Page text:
I was reading something tonight from St. John Chyrsostom that recalled to mind the story of the Prodigal Son we heard in the Gospel reading for today. The Parable of the Prodigal Son always moves me when its read at Mass, for within its tale I see my own journey: I left my Father’s house, believing I would find happiness my own way, but found myself in the swine pits of the world’s view of happiness. Just as the Gospel says of the Prodigal Son, when I realized I was suffering in the swine pit, I finally “came to my senses,” and then made the journey back home to my Father.
When one is caught in a life filled with sexual pleasures, it’s nigh on impossible to see clearly. As C. S. Lewis once said, indulgence brings fog. This is something the Church Fathers always said too: sexual pleasures cloud the mind from seeing things rightly. This clouded vision is so hard to penetrate that it seems that God’s usual tool in such things is to bring suffering as a severe mercy into a person’s life.
As I read this bit from St. John Chrysostom tonight, I thought of all of the parents who I’ve met, who ask me what they should do after their child came out as a gay man or woman and left the Church behind. Usually, parents want to somehow find some sort of plan or program that will bring their child back home, and quickly. What I always tell them is to focus on loving their child, and to wait on the Lord.
We’re told by St. Paul that “love is patient.” Usually we interpret that as being understanding of our friends and family, to forbear with their particular shortcomings. But I think part of the patience of love is waiting. We see this in Christ’s patient pursuit of us:
Behold, I stand at the door and knock; if any one hears my voice and opens the door, I will come in to him and eat with him, and he with me.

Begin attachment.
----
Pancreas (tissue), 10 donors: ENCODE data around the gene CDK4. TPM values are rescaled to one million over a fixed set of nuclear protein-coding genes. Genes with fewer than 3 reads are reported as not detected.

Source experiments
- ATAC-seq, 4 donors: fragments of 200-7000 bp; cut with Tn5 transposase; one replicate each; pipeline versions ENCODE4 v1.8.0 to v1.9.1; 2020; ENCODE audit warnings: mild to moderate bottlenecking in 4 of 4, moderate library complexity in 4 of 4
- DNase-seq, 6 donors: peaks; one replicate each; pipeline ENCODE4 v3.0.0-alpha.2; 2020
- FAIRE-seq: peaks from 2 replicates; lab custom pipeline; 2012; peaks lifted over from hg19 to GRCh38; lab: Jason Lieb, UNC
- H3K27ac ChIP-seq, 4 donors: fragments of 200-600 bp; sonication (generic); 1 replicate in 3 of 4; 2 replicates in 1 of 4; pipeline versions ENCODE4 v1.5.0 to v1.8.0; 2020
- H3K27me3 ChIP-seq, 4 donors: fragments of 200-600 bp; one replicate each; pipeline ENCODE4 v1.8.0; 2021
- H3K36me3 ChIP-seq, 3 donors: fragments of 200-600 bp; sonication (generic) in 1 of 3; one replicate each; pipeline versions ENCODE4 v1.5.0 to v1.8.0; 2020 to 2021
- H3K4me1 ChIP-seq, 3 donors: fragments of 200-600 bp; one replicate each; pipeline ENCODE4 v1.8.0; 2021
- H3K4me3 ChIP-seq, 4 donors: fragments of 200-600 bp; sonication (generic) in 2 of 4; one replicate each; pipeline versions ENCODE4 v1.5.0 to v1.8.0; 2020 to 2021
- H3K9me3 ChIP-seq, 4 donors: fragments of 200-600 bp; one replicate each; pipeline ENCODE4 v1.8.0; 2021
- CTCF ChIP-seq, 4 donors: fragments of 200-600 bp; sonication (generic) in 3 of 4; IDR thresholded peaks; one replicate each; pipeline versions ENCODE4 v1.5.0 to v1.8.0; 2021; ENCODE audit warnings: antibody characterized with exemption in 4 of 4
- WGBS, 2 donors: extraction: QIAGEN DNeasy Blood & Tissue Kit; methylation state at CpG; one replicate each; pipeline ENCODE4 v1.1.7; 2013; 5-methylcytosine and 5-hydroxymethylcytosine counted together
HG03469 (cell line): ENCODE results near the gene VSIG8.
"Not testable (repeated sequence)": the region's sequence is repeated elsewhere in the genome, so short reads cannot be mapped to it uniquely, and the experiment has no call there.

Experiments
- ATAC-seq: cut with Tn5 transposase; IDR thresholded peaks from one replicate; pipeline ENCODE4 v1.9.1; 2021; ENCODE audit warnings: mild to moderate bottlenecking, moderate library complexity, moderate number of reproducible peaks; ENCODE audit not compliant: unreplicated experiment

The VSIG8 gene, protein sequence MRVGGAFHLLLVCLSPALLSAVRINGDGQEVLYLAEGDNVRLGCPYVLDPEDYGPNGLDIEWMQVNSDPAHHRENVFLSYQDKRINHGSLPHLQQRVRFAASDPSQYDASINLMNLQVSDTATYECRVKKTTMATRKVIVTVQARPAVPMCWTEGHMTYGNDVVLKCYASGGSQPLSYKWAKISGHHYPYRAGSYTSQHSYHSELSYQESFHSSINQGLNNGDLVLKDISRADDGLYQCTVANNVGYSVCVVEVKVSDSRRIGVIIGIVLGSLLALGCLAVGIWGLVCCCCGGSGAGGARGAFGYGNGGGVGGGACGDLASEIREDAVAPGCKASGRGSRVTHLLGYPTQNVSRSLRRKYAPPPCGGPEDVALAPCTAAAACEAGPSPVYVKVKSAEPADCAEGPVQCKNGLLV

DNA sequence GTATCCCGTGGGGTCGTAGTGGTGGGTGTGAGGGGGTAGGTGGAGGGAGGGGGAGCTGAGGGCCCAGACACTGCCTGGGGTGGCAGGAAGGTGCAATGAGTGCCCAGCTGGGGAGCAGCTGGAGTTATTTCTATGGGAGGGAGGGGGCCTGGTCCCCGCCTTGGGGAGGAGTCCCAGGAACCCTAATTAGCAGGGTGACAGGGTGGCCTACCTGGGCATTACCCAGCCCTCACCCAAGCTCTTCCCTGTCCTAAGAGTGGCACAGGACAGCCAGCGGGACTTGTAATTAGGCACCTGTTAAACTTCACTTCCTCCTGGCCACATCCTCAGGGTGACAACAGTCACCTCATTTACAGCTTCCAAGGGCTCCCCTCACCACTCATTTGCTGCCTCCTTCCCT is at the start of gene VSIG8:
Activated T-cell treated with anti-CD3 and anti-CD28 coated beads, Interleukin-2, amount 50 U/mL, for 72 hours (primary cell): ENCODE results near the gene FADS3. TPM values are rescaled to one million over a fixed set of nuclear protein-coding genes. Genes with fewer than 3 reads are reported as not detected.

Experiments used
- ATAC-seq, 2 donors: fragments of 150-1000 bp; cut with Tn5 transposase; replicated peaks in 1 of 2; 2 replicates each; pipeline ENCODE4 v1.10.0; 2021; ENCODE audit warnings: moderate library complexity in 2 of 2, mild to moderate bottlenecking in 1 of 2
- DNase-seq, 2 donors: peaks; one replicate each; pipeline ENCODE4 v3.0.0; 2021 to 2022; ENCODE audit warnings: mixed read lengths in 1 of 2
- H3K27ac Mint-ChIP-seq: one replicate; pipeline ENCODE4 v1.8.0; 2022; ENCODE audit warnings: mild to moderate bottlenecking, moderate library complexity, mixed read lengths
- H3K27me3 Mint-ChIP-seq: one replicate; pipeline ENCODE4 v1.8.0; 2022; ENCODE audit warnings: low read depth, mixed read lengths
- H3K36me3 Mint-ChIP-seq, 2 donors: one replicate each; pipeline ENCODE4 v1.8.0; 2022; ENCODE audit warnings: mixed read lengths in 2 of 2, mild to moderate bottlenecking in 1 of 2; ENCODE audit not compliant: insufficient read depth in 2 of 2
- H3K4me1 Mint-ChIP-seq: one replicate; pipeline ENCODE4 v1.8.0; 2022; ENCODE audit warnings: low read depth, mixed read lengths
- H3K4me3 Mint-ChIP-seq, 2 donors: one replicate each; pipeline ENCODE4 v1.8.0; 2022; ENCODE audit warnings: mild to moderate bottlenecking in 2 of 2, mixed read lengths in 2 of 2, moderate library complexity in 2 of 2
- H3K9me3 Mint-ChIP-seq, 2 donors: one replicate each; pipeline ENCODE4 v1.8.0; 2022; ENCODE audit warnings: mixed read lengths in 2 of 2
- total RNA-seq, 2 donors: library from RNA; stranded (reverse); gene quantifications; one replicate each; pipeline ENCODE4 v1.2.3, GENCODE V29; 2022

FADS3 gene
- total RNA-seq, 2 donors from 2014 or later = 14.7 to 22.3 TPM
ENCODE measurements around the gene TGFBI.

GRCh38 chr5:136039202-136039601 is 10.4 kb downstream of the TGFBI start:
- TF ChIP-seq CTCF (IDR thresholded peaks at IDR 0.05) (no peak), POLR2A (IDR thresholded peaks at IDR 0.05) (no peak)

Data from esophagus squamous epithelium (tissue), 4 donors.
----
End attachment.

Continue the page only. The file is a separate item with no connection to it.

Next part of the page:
Icons and paintings of this scene always tend to picture a door with no handle. The door Jesus knocks upon, the door of the human heart, only opens up from within. He never forces himself upon us. He invites, he knocks, he woos, he loves.
And he waits.
The passage I read from St. John Chyrsostom today resonated with this patient call of love:
So then let us also deal with the heathen sort: with condescension, with love. For love is a great teacher, and able both to withdraw men from error, and to reform the character, and to lead them by the hand unto self-denial, and out of stones to make men.
Love: out of stones, it makes men. Love is what brought me home to my Heavenly Father. In the fullness of time, God helped me “come to my senses” through the chastisement he brought into my life. Just before Jesus says he knocks at the door, the Lover of our Soul says,
Those whom I love, I reprove and chasten; so be zealous and repent.
It was suffering that caused me to heed his knock. It was love that shattered the hard rocks of my heart that prevented the seed of his love to grow. It was the loving chisel of his hand that made me a man from the stone of my heart, hardened as it was to the core by sexual immorality.
Parents, be patient. Be loving, be not afraid, and as the Psalmist says, wait for the Lord, and pray that by your love, their stony hearts will be broken, and so that they will come home.